Specialist retailer Pure Electric has called on the Government to bring forward the legalisation of e-scooters, as petrol prices hit a 17-year-high amid a cost of living crisis.
Bristol-based chain Pure Electric, which specialises in e-bikes and e-scooter sales, has urged Ministers to act now to allow access to low-cost, zero-emission transport.
On Thursday (9th June), the RAC revealed that the average cost of filling a tank of petrol in the UK hit £100, putting significant pressure on household spending.
The Government has already announced plans for a new e-scooter category, paving the way for the legalisation of private-use scooters on the roads, but it is not clear when the new legislation will be brought in.
Responding to the surging petrol prices, Pure Electric CEO Becks DeNiro said: “Spiralling petrol costs are the tip of the iceberg for people amidst a cost of living crisis. With no clear sign of the price of fuel decreasing, the Government must act now to enable new regulations around e-scooters to allow people the opportunity of low-cost, low carbon travel at a fraction of the cost of fuel-powered journeys.”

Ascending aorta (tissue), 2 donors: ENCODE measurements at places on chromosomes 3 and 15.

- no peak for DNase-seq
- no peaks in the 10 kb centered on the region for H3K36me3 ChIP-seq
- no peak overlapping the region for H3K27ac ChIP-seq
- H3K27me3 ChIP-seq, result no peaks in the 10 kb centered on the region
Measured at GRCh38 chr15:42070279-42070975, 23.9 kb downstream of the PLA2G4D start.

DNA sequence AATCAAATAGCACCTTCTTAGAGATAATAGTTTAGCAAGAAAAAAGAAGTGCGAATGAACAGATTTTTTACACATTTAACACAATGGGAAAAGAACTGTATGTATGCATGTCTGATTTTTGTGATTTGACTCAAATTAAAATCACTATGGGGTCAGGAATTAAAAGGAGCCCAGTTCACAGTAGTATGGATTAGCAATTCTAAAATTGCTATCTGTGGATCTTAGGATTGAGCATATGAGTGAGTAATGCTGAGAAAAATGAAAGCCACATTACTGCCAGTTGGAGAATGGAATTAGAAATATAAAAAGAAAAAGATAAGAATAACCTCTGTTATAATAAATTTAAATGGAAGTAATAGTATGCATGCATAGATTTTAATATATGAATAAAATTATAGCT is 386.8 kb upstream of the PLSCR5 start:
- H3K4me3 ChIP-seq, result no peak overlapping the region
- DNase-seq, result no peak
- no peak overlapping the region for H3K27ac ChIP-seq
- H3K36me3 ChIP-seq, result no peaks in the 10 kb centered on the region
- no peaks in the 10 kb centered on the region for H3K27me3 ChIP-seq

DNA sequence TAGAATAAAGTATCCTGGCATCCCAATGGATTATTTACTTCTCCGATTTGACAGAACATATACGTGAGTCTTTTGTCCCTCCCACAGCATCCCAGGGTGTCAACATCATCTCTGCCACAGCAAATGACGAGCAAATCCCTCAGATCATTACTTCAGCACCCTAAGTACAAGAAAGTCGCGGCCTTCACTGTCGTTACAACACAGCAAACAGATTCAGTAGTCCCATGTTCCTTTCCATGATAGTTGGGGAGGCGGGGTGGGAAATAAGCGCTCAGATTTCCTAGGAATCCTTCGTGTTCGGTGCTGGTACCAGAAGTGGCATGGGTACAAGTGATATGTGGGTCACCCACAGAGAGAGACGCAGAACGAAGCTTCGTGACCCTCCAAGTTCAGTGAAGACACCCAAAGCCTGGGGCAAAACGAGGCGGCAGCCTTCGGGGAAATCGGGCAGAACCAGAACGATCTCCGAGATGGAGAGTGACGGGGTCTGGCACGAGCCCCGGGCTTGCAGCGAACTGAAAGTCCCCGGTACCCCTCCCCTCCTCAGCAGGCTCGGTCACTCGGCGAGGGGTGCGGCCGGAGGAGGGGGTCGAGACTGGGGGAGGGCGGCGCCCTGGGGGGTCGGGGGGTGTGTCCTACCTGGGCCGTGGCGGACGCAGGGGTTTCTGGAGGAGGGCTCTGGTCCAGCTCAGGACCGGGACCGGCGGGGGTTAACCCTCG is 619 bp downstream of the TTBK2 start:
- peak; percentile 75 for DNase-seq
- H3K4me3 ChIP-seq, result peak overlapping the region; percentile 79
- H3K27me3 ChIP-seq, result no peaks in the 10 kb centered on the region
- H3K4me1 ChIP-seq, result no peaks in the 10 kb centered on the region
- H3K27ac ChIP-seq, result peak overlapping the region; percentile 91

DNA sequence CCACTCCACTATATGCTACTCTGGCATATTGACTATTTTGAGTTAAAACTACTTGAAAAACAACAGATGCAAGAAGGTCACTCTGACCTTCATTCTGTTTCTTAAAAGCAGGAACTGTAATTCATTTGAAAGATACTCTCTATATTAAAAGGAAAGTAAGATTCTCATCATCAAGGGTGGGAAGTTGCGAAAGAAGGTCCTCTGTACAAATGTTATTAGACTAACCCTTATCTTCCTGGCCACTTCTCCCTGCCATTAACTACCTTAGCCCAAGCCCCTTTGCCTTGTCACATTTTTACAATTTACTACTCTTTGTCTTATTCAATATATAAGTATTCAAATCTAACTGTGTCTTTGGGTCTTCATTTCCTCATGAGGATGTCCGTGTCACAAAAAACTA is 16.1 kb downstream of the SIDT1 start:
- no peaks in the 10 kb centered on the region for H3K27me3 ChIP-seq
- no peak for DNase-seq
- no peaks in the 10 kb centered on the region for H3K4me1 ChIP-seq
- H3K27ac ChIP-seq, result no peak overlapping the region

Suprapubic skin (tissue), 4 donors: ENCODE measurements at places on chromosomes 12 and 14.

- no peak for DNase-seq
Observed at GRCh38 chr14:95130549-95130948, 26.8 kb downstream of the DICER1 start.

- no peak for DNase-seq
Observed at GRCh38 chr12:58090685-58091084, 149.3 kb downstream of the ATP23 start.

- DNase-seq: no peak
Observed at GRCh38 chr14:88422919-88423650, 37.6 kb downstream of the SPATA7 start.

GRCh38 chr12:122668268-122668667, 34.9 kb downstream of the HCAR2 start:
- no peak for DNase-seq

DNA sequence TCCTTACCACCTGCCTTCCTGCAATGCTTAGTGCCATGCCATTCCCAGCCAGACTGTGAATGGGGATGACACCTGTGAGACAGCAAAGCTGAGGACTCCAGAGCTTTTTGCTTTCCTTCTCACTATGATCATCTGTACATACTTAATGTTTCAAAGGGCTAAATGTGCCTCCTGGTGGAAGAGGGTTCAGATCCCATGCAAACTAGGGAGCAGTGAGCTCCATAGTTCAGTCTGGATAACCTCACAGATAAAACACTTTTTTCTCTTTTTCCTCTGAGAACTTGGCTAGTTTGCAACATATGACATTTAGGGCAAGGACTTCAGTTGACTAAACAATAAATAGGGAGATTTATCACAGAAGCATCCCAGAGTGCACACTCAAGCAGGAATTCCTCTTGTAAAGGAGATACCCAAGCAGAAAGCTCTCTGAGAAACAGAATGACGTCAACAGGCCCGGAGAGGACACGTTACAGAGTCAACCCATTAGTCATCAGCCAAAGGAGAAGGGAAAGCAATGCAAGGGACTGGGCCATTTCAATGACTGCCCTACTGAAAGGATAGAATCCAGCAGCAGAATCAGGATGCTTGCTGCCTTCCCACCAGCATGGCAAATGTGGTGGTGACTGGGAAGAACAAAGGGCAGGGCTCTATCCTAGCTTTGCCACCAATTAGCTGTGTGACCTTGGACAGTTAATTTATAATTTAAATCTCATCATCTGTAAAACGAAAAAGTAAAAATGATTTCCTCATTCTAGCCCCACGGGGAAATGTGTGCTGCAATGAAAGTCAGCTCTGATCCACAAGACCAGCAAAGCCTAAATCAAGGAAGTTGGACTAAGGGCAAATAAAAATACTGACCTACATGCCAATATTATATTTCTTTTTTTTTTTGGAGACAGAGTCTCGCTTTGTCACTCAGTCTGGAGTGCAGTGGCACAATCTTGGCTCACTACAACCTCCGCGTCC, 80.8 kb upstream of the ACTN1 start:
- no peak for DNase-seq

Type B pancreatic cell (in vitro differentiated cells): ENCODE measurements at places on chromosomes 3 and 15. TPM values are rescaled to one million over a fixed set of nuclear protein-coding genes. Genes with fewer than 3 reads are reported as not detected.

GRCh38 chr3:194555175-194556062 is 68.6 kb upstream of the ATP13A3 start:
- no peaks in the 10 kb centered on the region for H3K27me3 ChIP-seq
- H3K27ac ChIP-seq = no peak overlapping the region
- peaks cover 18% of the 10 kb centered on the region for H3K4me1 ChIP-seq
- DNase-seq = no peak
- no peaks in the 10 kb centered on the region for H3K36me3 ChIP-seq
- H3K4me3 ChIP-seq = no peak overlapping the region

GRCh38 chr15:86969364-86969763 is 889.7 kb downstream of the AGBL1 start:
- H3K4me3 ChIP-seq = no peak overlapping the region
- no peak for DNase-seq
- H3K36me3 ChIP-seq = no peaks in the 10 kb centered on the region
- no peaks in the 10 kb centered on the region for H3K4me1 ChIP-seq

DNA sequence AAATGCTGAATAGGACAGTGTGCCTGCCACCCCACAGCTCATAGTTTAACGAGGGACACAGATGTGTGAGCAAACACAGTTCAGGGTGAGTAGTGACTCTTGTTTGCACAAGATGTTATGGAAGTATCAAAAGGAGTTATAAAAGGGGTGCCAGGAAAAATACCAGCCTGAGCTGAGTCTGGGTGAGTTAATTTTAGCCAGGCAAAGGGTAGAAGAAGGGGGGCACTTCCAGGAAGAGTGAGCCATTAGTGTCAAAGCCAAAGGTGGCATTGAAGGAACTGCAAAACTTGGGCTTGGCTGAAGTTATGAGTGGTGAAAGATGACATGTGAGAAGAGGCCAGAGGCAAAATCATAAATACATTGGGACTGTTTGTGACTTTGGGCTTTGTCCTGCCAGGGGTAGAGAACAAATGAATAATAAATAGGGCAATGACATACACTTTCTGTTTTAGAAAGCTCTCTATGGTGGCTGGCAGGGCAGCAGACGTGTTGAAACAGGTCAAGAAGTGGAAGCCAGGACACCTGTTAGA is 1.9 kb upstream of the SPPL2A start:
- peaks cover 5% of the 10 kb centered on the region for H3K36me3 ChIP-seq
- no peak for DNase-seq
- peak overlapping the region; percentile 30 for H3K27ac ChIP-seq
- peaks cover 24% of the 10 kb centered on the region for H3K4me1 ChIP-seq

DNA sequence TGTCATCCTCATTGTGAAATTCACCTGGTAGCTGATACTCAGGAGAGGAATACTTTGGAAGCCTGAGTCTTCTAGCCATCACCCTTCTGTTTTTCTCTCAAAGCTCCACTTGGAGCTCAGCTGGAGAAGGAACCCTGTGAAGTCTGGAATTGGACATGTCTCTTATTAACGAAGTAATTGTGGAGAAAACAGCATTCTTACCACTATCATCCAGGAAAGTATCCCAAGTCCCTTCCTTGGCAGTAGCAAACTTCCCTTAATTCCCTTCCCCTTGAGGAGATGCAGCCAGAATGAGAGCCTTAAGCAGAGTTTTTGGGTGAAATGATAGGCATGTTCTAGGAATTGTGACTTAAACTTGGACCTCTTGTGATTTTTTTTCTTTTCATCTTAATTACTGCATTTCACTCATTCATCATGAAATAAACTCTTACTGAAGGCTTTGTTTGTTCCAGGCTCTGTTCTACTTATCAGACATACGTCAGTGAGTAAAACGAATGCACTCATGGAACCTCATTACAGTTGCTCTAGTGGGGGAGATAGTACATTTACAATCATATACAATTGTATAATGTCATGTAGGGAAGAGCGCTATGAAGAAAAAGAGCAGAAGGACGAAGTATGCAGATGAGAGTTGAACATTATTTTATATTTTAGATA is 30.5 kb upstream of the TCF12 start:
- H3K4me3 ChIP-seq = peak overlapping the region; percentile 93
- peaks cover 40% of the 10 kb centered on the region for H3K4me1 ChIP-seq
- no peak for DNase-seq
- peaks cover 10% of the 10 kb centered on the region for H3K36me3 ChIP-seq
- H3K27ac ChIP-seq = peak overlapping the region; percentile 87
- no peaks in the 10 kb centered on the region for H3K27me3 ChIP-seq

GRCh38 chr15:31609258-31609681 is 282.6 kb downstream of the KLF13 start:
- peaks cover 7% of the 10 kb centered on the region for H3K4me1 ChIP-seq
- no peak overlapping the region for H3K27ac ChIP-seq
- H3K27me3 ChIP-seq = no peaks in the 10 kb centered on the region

On Tuesday, 7th June, petrol prices jumped by the highest amount in 17 years, increasing by more than 2p per litre.
The soaring fuel prices have been sparked by the Russian invasion of Ukraine, as European nations have moved to reduce their dependence on Russian oil.
Average petrol prices are currently 182.31p for unleaded, and 188.05p for diesel.
RAC fuel spokesperson Simon Williams said: “While fuel prices have been setting new records on a daily basis, households up and down the country may never have expected to see the cost of filling an average-sized family car reach three figures. With RAC research showing as many as eight-in-10 depend on their cars many must be wondering if any further financial support from the Government will be forthcoming.”
Last month, the Government announced plans for a new vehicle category that would pave the way for the legalisation of private-use e-scooters.
The new vehicle category would cater for low speed, zero emission vehicles, with e-scooters likely to be the first vehicles added to that category.
It is currently illegal to ride privately-owned electric scooters on public roads without a licence or insurance.
There are more than 30 trial scooter rental schemes in operation across the UK, which the Government is using to collect safety data to inform any updated legislation.
While the new Transport Bill, which would include e-scooter legislation, is slated for the 2022-23 parliamentary session, it’s not clear when the new laws will be introduced.